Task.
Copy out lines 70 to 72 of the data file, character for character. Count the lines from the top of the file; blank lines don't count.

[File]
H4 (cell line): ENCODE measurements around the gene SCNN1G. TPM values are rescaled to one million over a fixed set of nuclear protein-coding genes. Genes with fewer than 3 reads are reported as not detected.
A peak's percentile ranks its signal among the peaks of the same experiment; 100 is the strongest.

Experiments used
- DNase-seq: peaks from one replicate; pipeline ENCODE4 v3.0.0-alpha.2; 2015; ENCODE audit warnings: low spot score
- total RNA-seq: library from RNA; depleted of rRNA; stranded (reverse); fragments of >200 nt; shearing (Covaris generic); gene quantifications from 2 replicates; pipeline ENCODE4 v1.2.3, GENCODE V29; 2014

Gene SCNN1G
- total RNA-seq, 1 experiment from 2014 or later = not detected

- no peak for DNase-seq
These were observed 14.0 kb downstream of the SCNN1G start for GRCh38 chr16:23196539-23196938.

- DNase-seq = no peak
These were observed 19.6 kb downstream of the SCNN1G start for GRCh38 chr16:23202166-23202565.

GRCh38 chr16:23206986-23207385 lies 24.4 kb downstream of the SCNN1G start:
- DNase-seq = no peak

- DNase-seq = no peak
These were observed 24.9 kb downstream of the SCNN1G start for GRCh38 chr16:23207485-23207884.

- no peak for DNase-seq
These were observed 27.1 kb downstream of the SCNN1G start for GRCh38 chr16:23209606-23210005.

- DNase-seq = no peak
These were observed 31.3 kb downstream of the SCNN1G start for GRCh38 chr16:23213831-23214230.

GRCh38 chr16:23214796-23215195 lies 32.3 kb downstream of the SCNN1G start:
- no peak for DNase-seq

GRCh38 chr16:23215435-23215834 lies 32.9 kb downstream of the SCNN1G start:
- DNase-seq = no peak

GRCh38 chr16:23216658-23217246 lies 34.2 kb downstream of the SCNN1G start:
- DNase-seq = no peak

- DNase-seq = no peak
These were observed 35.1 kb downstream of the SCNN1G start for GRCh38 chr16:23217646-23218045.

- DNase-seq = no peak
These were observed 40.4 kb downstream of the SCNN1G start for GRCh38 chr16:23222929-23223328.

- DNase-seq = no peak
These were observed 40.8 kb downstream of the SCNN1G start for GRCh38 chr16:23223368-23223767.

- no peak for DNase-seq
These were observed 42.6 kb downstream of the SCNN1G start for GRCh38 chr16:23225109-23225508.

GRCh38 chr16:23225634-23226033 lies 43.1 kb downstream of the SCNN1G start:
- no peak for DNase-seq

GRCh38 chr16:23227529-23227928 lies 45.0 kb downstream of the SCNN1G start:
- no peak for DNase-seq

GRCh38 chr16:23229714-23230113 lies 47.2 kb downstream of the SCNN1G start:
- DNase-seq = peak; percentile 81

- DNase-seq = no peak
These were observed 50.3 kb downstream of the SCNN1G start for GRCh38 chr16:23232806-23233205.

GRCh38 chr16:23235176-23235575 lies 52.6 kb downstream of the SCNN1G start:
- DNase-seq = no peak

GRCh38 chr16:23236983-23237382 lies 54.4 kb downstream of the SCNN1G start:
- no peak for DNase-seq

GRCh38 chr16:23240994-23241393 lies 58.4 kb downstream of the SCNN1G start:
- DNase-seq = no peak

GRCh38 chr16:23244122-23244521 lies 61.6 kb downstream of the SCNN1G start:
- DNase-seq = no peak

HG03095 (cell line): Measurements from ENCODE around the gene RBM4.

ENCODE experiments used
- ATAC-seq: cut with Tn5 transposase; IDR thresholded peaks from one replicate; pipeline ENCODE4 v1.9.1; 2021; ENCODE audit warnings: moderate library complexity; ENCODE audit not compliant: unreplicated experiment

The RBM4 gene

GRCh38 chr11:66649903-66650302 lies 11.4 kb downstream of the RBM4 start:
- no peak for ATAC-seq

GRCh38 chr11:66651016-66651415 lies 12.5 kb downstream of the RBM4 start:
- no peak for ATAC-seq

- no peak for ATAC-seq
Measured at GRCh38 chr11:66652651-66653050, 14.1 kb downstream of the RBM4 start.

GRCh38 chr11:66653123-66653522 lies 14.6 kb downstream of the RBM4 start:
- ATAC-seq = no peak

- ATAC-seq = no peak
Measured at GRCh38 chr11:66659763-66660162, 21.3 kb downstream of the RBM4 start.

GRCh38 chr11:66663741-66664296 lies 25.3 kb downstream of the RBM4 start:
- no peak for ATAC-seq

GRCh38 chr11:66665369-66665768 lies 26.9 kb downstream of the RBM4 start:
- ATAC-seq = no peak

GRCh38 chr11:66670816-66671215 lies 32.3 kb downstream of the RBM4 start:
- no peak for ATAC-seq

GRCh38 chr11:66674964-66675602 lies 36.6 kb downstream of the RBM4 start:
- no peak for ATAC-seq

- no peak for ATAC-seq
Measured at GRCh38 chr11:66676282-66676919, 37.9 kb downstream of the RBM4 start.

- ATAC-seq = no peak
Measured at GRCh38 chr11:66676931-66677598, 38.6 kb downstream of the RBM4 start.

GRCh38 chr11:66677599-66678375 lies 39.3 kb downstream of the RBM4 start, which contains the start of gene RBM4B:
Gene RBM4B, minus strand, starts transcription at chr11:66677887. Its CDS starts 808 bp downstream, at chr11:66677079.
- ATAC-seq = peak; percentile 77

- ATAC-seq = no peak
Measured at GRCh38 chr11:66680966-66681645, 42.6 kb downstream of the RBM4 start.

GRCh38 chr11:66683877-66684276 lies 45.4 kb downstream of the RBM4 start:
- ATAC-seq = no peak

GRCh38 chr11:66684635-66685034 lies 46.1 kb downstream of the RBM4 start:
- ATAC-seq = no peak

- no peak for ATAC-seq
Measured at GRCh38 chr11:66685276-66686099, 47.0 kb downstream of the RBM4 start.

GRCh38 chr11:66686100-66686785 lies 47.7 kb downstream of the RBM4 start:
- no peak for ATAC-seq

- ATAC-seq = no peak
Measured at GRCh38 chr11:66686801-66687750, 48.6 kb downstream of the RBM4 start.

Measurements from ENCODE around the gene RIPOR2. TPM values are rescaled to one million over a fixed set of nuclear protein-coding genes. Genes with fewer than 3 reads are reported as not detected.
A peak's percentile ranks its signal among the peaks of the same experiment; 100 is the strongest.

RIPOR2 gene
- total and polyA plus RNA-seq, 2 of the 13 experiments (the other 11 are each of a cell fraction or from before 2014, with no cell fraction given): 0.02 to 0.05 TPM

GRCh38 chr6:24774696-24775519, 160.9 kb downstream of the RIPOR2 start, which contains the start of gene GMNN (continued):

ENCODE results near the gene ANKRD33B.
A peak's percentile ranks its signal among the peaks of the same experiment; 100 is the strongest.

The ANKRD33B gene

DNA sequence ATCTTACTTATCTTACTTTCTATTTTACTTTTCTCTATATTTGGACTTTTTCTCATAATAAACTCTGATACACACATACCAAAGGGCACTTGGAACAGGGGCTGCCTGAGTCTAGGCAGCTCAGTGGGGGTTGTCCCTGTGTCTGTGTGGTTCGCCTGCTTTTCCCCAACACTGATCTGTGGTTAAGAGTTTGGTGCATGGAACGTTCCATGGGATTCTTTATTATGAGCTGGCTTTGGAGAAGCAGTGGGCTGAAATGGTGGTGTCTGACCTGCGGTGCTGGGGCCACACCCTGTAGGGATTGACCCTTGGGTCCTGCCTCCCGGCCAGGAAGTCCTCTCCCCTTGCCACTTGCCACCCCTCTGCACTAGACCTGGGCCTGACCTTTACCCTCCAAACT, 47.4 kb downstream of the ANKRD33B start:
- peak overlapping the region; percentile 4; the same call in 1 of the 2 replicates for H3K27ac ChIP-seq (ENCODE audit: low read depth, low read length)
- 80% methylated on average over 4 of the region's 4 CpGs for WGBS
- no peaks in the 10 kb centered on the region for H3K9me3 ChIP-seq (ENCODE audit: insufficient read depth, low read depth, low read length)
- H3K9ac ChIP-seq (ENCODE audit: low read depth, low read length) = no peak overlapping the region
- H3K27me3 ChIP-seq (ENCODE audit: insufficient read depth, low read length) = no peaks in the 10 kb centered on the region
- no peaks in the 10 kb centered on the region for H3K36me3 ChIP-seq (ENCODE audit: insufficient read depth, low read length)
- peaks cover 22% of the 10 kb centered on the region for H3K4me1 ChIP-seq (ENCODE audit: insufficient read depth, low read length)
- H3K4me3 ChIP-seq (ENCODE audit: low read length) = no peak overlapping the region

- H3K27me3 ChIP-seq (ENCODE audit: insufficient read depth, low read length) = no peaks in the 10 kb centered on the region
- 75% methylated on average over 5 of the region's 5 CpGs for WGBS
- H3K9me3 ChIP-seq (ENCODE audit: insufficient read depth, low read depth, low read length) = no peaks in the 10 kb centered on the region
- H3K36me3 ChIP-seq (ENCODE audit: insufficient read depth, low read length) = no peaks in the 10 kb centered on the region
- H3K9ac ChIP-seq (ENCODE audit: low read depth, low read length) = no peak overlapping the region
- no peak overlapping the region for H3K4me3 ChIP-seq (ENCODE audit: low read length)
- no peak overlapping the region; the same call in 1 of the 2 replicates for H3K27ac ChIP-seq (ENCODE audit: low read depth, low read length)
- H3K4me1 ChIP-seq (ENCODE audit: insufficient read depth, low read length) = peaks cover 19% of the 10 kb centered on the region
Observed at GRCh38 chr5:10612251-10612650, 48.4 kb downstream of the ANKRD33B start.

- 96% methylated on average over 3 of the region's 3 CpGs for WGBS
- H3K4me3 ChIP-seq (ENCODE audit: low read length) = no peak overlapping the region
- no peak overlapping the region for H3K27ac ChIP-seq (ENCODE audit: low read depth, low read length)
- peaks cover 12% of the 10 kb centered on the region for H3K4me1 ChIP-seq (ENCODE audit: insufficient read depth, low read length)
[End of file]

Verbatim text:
GRCh38 chr11:66674964-66675602 lies 36.6 kb downstream of the RBM4 start:
- no peak for ATAC-seq

- no peak for ATAC-seq